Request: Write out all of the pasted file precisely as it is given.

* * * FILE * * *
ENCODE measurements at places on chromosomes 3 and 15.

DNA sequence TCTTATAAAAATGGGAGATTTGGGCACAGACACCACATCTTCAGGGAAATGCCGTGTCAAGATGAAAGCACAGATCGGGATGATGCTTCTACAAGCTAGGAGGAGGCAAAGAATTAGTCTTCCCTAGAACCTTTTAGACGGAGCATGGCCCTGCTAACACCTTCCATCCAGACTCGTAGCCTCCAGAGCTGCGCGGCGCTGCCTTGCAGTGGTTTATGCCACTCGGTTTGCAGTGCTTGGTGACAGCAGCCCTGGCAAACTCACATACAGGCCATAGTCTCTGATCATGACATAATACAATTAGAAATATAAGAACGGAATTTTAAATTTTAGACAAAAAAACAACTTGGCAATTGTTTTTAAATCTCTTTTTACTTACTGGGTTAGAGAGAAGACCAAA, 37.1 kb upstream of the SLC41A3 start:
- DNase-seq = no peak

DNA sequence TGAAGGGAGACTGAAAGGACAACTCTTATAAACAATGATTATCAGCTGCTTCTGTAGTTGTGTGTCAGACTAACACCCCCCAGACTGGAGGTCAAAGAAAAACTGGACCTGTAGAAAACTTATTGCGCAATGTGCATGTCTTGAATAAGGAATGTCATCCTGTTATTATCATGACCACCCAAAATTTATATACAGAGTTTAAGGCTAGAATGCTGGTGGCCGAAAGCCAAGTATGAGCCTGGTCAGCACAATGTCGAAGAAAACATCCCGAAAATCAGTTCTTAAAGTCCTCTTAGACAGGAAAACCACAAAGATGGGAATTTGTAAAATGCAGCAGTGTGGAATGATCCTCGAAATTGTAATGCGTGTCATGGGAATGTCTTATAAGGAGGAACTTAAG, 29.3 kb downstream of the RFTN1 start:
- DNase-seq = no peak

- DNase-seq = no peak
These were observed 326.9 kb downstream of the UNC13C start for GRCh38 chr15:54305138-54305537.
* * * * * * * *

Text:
ENCODE measurements at places on chromosomes 3 and 15.

DNA sequence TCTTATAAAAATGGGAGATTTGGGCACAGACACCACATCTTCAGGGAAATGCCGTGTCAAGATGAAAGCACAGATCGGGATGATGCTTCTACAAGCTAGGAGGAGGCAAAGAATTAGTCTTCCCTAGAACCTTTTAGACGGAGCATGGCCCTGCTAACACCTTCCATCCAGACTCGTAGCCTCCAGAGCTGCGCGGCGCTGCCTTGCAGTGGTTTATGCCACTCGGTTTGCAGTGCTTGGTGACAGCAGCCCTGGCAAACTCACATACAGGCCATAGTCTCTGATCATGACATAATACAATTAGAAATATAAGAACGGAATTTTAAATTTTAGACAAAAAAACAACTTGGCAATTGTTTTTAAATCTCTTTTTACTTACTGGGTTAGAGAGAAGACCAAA, 37.1 kb upstream of the SLC41A3 start:
- DNase-seq = no peak

DNA sequence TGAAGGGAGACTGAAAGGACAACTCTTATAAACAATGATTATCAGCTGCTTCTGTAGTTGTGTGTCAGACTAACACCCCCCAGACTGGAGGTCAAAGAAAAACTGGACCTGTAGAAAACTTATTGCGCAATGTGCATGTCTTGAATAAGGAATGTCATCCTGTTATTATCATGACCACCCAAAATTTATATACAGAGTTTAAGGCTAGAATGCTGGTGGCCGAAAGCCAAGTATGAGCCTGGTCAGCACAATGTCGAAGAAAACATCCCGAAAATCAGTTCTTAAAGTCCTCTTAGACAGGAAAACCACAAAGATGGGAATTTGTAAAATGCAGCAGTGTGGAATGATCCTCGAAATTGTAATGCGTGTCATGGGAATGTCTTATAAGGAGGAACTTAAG, 29.3 kb downstream of the RFTN1 start:
- DNase-seq = no peak

- DNase-seq = no peak
These were observed 326.9 kb downstream of the UNC13C start for GRCh38 chr15:54305138-54305537.